We expect to receive a large number of applications from prospective students looking to start studying in 2016, so lodge your application early as it can take some time for your application to be decided.

Information on our service standards for visa processing can be found on the department’s website.

 

 

Tips on lodging Partner visa applications

Applications for Partner (Temporary) visas (subclass 820) and Partner (Provisional) visas (subclass 309) are currently taking between 12 and 15 months to process, due to high demand. If you are planning to apply for a Partner category visa, either in Australia or overseas, here are a few helpful tips:

  1. Use a document checklist to help prepare your application.
  2. Lodge your application with all required documentation using ImmiAccount.
  3. If you need help, consider using a registered migration agent.

1.     Use a document checklist

There are checklists on our website to assist you in preparing your application.

Stage 1 – Temporary Partner or Prospective Marriage visa (300,309,820)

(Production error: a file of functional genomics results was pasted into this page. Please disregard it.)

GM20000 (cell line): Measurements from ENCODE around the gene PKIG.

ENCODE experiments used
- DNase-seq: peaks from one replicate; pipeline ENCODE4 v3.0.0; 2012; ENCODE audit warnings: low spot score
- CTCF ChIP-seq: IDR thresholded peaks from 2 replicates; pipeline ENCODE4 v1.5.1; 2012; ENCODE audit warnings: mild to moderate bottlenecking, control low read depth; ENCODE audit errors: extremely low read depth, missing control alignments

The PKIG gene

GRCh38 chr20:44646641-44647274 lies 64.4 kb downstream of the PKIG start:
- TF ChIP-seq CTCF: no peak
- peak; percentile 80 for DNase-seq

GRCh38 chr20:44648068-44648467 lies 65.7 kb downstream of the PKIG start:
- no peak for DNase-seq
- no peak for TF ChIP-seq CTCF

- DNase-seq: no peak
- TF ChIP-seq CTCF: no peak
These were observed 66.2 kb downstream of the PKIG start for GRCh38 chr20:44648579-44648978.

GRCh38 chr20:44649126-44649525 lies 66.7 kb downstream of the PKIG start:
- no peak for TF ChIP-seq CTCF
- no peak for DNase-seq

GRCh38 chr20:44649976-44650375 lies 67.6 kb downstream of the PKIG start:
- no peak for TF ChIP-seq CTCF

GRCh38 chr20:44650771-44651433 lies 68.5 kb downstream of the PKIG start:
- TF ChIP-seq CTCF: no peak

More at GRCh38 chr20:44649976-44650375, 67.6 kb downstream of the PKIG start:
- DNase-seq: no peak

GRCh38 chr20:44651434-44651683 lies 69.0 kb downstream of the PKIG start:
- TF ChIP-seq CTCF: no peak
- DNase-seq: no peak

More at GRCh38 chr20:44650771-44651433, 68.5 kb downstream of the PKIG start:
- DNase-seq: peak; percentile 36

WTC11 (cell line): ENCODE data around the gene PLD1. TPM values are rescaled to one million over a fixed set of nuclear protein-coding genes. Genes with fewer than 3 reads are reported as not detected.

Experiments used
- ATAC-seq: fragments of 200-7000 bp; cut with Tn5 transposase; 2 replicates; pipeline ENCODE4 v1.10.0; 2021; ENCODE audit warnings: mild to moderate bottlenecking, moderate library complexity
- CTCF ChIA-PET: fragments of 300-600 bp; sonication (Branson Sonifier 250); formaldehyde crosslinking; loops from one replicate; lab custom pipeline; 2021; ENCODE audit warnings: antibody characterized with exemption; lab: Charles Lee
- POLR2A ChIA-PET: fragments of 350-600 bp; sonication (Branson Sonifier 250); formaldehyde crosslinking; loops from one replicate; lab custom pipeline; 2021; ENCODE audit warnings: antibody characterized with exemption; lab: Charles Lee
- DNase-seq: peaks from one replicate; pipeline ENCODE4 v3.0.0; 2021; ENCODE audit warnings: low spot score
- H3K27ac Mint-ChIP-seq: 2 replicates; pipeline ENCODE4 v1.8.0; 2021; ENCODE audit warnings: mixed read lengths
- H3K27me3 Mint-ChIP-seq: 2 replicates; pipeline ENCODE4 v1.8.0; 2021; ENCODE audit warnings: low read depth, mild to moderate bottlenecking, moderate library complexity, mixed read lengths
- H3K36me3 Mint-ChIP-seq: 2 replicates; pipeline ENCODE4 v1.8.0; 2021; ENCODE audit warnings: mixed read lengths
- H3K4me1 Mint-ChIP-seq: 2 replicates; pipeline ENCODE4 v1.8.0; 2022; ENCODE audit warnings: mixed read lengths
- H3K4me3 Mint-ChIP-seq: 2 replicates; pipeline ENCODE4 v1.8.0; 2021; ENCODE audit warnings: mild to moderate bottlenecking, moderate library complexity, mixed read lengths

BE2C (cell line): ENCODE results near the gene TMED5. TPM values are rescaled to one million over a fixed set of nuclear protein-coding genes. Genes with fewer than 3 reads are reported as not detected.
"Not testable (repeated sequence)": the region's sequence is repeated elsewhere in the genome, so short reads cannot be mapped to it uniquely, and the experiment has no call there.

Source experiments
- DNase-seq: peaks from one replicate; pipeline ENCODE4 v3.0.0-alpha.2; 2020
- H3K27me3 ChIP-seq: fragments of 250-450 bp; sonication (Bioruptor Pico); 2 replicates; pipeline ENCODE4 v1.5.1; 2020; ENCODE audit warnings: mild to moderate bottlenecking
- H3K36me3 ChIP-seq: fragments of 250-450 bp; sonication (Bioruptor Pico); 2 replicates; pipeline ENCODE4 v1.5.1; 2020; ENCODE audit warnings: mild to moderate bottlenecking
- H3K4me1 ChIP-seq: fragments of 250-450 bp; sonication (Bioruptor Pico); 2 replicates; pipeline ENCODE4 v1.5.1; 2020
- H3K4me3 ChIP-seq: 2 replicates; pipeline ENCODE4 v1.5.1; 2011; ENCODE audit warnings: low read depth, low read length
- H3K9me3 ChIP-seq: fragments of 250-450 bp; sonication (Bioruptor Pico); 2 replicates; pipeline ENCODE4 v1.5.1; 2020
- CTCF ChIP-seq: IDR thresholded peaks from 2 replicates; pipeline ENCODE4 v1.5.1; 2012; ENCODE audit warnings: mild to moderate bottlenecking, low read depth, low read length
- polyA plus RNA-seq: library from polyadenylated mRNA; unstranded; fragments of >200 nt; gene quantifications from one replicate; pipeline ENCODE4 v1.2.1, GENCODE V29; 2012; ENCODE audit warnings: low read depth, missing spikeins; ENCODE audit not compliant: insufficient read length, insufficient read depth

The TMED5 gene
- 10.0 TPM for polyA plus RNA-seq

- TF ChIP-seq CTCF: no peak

Stage 2 – Permanent Partner (100, 801)

For applicants outside Australia:

For applicants in Australia:

Note: If you hold a Stage 1-Partner (subclass 309 or subclass 820) visa, you can check your eligibility for the Stage 2 Permanent visa using the Partner (Permanent) Calculator.

2.     Lodge your complete application using ImmiAccount

Lodging your application online is a quicker and easier method, and will get you faster results than lodging by paper. First, you will need to create or login to your ImmiAccount. Once logged in, you can submit your application and attach any relevant documentation. You can login to your ImmiAccount at any time to prepare, track or manage your application.